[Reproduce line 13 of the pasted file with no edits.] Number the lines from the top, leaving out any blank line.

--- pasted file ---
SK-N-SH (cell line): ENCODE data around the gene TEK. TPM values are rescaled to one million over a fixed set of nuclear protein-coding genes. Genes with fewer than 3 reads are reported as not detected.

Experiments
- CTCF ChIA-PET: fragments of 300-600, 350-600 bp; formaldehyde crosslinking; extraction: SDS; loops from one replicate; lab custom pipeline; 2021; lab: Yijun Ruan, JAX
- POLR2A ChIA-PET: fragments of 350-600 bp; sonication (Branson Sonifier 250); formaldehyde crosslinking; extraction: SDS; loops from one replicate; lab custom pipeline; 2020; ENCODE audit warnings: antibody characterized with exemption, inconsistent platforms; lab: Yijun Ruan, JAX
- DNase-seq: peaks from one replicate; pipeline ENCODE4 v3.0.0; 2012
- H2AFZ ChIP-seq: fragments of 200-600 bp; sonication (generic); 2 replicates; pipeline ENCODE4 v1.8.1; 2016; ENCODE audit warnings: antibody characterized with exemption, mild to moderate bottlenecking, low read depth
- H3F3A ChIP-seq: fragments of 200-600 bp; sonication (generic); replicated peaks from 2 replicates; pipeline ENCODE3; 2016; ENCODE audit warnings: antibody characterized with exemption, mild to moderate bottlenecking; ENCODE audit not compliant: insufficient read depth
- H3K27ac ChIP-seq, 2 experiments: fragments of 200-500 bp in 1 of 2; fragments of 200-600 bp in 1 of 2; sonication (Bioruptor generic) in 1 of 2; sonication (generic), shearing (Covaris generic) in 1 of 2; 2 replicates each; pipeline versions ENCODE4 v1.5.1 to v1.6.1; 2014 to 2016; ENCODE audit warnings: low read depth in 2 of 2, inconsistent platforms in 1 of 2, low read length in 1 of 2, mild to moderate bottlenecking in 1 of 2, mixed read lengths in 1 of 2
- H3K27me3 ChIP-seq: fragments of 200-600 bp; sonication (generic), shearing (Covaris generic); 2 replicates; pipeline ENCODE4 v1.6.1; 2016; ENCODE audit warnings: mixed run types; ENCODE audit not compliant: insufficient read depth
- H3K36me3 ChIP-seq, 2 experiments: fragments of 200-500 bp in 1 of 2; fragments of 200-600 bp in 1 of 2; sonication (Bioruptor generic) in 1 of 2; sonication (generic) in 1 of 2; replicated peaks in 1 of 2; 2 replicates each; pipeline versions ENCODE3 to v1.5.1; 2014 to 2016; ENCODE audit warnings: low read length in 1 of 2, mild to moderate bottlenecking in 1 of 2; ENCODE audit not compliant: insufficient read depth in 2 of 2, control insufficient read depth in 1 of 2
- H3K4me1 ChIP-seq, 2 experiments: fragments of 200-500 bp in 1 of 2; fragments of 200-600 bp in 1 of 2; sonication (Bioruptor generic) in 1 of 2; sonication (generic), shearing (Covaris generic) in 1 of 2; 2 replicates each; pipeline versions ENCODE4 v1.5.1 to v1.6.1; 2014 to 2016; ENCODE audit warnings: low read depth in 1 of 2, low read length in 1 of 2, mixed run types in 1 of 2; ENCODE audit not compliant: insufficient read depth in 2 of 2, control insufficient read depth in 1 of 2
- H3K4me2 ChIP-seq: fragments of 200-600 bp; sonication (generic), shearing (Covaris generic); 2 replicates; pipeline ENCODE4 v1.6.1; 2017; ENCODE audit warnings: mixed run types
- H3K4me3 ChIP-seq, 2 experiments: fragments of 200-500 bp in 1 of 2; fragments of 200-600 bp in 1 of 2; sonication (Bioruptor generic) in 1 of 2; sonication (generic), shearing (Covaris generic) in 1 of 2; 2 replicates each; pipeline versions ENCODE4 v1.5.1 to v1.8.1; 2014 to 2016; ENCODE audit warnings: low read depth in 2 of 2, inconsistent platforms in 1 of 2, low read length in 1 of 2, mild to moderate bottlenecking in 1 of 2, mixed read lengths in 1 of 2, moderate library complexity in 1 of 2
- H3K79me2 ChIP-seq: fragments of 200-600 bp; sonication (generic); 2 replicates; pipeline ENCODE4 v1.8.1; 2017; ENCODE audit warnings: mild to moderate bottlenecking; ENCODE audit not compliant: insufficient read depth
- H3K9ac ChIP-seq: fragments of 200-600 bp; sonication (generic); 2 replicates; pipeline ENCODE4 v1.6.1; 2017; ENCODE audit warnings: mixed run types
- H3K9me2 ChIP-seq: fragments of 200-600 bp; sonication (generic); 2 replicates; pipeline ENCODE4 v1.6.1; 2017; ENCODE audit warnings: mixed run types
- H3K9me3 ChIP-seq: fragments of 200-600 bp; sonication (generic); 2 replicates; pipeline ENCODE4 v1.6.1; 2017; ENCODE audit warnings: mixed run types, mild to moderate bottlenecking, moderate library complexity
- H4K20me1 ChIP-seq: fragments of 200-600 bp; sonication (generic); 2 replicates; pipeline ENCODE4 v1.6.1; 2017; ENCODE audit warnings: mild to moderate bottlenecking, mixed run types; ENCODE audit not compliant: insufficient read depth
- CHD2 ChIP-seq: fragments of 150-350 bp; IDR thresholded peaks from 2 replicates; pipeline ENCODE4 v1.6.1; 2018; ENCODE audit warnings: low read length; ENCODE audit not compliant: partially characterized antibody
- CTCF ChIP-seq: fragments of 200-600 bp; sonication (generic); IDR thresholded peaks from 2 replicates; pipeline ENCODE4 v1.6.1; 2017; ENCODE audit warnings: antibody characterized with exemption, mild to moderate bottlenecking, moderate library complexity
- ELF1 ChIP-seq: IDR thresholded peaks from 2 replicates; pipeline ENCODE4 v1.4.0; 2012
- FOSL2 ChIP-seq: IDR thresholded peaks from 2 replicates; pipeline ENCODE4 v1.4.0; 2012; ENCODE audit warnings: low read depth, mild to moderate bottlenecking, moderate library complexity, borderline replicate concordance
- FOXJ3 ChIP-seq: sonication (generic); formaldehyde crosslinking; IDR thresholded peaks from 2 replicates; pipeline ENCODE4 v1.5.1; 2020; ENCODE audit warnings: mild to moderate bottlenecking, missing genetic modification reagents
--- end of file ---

- H3K4me3 ChIP-seq, 2 experiments: fragments of 200-500 bp in 1 of 2; fragments of 200-600 bp in 1 of 2; sonication (Bioruptor generic) in 1 of 2; sonication (generic), shearing (Covaris generic) in 1 of 2; 2 replicates each; pipeline versions ENCODE4 v1.5.1 to v1.8.1; 2014 to 2016; ENCODE audit warnings: low read depth in 2 of 2, inconsistent platforms in 1 of 2, low read length in 1 of 2, mild to moderate bottlenecking in 1 of 2, mixed read lengths in 1 of 2, moderate library complexity in 1 of 2